1/3 Chicago Urban League President and CEO Shari Runner Calls CBS “60 Minutes” Segment on Chicago Crime “An Overwhelmingly Biased Piece of Reporting”
Chicago Urban League President and CEO Shari Runner Calls CBS 60 Minutes Segment on Chicago Crime “An Overwhelmingly Biased Piece of Reporting”
CHICAGO, IL, Jan. 3, 2017 – Today, Chicago Urban League President and CEO Shari Runner released a statement reacting to the segment “Crisis in Chicago” that recently aired on 60 Minutes on CBS.
“On Sunday, January 1, CBS news aired a piece on your program 60 Minutes entitled 'Crisis In Chicago.' While gang violence in the Chicago community continues to be a pressing issue, it would be remiss not to express that this segment was an overwhelmingly biased piece of reporting. As president and CEO of the Chicago Urban League, and lifelong resident of the city, I was appalled at the narrow focus with which you presented the crisis facing our city. It presented no acknowledgement of or solutions to the systemic issues that many city centers of varying degrees, from Baltimore to Minneapolis to New Orleans, similarly face in our Black and Brown communities.
The overextended focus on former Chicago Police Department (CPD) Superintendent Gary McCarthy, particularly in contrast to the limited time provided current Superintendent Eddie Johnson and longtime activist Father Pfleger, was a testament to the perspectives CBS intended to showcase. As opposed to using “Crisis in Chicago” as a platform to concentrate in greater detail on the precious lives of the victims of violence and police brutality, it instead communicated a false narrative that put the sentiments of the police force to the forefront.
McCarthy, one who during his tenure justified a police officer’s right to have implicit bias -- but did not accept that people in the community he served could have their own implicit biases -- makes it a point to accuse the Black Lives Matter movement of creating a "political atmosphere of anti-police sentiment." Focusing on the public’s opinion of the Chicago police force is a peripheral concern when community members are dying at the hands of gun violence and over-reactive police officers that continue to take the lives of innocent children, like Laquan McDonald.
McCarthy also stated with conviction that “Frustration among cops deepened with a new order to be more selective about who they stopped, and write a two-page detailed report for everyone.” When an officer – one who takes an oath affirming their standards of honor and integrity – is more concerned about the time it takes to prepare a document that truthfully outlines the facts of an incident than the purpose for the report, that lack of integrity should be of concern to us all. There is a reason that the Chicago Urban League, along with other civil rights organizations and activists, advocated for his ouster.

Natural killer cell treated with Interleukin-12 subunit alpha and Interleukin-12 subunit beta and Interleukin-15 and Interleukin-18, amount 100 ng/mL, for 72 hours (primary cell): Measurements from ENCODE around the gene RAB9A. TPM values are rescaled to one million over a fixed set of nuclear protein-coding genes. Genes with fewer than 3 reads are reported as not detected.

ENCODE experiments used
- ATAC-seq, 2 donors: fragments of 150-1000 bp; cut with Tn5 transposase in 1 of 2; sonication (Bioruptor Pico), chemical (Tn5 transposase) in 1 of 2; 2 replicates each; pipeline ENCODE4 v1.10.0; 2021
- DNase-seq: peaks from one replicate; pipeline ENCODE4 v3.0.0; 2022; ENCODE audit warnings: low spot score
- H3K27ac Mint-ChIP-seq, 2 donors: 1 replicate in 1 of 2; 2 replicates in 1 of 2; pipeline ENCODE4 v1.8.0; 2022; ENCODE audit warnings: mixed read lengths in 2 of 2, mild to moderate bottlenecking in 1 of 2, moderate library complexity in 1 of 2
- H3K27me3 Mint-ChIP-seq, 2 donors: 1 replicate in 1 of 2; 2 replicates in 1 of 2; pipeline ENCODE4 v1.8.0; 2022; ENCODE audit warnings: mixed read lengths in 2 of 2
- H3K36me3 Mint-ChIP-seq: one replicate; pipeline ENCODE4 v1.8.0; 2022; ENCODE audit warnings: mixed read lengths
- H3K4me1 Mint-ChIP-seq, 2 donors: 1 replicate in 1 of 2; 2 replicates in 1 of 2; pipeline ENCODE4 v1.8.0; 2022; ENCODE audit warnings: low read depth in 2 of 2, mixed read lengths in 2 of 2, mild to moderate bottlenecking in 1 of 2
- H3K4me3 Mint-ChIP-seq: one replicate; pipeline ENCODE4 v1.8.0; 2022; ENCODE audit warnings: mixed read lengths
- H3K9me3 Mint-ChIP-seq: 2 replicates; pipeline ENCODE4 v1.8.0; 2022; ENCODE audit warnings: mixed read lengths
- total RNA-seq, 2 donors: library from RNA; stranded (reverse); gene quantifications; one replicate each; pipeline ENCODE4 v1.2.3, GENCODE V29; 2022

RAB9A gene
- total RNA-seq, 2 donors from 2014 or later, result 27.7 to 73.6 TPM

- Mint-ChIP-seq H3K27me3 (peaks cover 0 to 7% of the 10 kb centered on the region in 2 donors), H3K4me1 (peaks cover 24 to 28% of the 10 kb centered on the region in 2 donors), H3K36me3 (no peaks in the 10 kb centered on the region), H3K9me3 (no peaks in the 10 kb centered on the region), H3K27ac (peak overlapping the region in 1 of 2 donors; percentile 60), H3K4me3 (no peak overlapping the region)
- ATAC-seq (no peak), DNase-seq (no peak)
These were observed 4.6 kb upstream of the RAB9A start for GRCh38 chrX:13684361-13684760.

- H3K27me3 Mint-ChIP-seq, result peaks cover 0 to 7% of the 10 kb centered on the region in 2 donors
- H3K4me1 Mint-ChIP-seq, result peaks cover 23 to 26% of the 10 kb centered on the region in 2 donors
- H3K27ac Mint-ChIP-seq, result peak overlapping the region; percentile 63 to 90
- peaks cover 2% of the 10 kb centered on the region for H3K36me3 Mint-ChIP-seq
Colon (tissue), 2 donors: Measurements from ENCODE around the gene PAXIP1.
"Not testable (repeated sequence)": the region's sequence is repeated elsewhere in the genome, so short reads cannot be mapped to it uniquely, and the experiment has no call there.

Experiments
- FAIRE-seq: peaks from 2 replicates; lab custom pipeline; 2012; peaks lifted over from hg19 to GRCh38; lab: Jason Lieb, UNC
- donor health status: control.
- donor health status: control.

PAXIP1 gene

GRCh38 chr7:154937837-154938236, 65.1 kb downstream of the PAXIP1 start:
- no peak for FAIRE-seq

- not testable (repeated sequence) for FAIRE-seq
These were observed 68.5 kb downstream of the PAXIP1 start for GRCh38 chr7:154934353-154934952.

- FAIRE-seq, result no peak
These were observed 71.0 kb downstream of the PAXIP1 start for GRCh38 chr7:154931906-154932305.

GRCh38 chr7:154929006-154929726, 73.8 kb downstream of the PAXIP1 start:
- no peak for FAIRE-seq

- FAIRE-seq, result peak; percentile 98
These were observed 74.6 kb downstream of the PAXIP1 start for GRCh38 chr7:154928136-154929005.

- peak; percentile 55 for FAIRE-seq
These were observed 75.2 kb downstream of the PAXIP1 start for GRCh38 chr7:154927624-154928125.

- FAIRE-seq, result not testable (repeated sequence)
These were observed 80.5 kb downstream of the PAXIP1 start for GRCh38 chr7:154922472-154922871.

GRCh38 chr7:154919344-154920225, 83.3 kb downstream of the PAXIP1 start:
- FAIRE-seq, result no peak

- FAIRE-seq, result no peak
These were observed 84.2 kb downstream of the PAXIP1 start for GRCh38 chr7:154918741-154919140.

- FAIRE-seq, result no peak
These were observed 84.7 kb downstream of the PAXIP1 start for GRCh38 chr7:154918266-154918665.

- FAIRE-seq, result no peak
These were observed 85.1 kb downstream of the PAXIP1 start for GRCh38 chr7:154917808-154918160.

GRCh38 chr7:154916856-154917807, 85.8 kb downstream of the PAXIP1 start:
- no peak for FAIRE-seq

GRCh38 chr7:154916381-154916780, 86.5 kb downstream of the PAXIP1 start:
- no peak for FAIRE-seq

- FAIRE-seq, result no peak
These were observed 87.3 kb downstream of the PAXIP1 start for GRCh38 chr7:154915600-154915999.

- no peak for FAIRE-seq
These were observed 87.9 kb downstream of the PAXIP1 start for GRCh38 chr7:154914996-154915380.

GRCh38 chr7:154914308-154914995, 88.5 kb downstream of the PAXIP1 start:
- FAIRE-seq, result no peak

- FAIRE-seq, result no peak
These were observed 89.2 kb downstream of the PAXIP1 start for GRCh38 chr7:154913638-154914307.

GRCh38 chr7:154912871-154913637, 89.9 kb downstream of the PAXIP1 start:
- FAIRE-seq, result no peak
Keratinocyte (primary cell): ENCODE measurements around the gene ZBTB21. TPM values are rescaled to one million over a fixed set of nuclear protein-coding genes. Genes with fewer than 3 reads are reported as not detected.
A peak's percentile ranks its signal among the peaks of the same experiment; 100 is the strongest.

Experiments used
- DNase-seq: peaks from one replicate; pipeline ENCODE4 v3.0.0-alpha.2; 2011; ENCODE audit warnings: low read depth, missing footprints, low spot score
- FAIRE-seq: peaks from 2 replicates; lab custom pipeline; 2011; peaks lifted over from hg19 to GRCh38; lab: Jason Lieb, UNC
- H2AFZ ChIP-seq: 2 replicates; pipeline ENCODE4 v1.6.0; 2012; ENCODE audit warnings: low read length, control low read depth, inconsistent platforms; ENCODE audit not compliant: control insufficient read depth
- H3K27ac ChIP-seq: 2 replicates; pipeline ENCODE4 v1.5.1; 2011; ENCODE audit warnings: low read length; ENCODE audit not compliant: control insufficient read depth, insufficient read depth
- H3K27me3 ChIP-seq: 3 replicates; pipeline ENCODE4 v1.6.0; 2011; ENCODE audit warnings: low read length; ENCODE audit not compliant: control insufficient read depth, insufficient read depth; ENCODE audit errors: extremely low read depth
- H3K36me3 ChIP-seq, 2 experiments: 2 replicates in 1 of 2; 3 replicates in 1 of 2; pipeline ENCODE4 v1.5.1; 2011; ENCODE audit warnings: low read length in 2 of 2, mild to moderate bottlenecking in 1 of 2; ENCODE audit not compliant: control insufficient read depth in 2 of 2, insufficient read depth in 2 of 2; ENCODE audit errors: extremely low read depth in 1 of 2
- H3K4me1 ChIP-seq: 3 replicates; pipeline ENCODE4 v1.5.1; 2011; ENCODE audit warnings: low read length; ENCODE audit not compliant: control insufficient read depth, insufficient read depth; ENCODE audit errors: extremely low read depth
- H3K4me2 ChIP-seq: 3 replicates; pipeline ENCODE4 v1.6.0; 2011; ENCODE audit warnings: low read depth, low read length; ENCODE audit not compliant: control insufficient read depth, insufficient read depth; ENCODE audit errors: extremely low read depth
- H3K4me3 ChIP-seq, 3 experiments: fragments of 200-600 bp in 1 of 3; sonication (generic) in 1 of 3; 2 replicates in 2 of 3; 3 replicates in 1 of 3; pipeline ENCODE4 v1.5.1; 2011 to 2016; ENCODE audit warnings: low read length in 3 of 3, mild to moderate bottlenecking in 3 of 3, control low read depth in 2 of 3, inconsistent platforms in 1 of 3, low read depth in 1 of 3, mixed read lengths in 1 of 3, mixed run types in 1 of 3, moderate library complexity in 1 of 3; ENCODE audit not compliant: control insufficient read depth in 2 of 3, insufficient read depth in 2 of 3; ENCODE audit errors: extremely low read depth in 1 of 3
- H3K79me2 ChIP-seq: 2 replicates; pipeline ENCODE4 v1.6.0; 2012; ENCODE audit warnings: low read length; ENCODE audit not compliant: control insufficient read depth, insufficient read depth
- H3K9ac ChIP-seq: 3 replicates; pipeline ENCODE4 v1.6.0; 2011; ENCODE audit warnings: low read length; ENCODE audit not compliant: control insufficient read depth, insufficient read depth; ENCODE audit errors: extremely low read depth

As opposed to focusing on the root issue of violence in Chicago, your show chose to give an expanded and unbalanced platform to McCarthy, who continues to spew racist rhetoric and degrade African Americans that he once swore to protect and serve. If we are to locate an actionable remedy, we must address structural issues and socioeconomic factors such as unemployment, education, and poverty. I am disappointed that a newsmagazine show that proclaims to get “the real story of America's most prevalent issues”, failed to examine the correlation between escalating violence and the money that is being made off of feeding guns and drugs into the city.
As outlined in the Chicago Urban League’s 10-year plan Blueprint for an Equitable Chicago, a research study released in March 2016, the symptoms that your segment highlighted, such as protesting, criminality, and poverty, are mere symptoms of a larger systemic issues centuries in the making. Nineteen out of Chicago’s 77 community areas meet the criteria for racially concentrated areas of poverty. The stakes remain critically high when 40 percent of Chicago residents live below the federal poverty level and that the city averages nearly 82 shootings per week.
'Crisis in Chicago' was an opportunity to present a full and complete story of Chicago gun violence that showcased the perspectives of both the victims and perpetrators equally. It instead furthered the false narratives that continue to burden the Black community, rehashing negative stigmas and attempting to gain sympathy from unlawful policemen. Until all of us are brave enough to cross party lines, cross sectorial lines, cross the thin blue line … until we all come together to deal with the reality of our shared circumstances, our city will continue to suffer. And media, you have a responsibility to cross the line from harmful one-sided narratives to the balanced truth.”
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in 1916, the Chicago Urban League works for economic, educational and social
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